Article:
Progressive Democrat who voted no. And yes I am pleased. Nobody in the private sector who committed criminal acts should be rewarded. This bill needs more work.
Mine voted for the bill. I have mixed emotions about the whole thing. I don't want to see the country go down the tubes, but I believe in restrictions, regulations and no golden parachutes for CEOs who screw up.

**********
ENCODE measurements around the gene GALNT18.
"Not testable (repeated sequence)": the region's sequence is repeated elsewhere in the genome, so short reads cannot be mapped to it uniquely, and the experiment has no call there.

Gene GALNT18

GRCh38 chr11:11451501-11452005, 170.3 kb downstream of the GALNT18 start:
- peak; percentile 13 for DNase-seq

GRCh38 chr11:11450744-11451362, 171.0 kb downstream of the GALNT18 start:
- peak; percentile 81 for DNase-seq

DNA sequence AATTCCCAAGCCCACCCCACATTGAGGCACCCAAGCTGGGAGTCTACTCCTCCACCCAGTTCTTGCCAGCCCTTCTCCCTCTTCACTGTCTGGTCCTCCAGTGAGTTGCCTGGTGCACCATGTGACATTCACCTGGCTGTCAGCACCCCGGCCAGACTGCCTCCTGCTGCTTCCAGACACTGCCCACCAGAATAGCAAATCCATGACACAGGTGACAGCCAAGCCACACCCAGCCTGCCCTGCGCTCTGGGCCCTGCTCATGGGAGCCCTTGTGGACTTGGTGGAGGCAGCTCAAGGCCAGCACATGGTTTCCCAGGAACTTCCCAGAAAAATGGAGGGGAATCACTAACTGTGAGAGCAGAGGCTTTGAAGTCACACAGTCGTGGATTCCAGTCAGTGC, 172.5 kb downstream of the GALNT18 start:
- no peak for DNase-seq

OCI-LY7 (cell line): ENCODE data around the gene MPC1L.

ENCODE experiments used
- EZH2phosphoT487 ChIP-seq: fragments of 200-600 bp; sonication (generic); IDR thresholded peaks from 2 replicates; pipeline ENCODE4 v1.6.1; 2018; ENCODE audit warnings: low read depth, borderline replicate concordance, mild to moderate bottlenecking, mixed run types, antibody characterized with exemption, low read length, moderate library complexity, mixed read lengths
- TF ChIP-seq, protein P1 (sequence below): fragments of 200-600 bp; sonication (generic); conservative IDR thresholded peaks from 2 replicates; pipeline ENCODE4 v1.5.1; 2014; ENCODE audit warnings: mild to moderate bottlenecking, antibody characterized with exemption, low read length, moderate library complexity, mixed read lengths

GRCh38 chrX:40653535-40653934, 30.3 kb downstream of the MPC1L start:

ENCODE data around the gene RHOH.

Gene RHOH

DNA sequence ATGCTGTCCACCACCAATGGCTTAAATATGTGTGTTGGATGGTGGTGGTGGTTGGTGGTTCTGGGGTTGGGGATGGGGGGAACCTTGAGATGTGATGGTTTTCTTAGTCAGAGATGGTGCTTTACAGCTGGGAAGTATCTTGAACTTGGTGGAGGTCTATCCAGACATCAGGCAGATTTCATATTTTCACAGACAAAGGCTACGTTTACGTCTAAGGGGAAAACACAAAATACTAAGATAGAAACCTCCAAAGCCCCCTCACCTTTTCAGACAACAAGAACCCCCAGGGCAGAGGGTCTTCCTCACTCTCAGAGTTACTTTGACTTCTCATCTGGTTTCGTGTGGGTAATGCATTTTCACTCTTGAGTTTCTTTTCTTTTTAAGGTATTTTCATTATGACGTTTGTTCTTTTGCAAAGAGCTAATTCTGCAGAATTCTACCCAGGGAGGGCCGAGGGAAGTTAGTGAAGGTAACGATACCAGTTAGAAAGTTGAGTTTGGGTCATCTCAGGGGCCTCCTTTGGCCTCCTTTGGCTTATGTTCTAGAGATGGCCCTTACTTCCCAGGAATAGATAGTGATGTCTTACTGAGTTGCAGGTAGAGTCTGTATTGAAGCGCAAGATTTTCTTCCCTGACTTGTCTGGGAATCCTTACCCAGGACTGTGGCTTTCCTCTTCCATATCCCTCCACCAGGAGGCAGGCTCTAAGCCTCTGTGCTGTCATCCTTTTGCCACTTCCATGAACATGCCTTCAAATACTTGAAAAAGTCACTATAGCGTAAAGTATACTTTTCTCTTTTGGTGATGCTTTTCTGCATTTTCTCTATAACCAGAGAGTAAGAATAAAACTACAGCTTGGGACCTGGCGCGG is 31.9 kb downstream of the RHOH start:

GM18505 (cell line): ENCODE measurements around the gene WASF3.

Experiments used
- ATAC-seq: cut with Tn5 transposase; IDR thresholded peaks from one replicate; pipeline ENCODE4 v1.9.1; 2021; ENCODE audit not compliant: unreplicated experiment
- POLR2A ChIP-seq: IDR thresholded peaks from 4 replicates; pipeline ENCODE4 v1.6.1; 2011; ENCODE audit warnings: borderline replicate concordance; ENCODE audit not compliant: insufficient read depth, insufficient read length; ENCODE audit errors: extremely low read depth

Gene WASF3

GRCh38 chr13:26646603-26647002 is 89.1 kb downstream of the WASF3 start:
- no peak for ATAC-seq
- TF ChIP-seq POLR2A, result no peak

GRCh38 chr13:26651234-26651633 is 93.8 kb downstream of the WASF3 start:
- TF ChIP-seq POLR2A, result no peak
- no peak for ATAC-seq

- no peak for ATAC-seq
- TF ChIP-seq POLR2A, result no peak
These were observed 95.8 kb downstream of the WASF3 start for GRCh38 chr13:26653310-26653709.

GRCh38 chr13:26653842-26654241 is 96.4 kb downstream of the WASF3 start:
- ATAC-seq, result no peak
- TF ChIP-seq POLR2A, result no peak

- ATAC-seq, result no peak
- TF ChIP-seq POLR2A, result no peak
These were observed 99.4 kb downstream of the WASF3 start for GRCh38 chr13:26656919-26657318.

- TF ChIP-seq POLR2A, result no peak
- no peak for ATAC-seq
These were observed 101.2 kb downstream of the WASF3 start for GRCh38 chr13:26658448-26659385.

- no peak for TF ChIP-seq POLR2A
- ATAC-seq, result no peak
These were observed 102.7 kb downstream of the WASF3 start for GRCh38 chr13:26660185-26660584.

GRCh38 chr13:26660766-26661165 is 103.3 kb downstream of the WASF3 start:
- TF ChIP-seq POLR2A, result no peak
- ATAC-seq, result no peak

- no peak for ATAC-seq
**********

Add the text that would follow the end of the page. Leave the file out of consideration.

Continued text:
Democrat controlled Congress killed the bill to save the economy so that the economy wouldn't be saved before the Presidential election. Majority definition: the group or political party having the greater number of votes (as in a legislature) Webster's Dictionary
He voted yes. He's a retiring ranking GOP member of the house ways and means committee. No, not happy with him.
My representative vote NO on the bailout bill............I am pleased with her.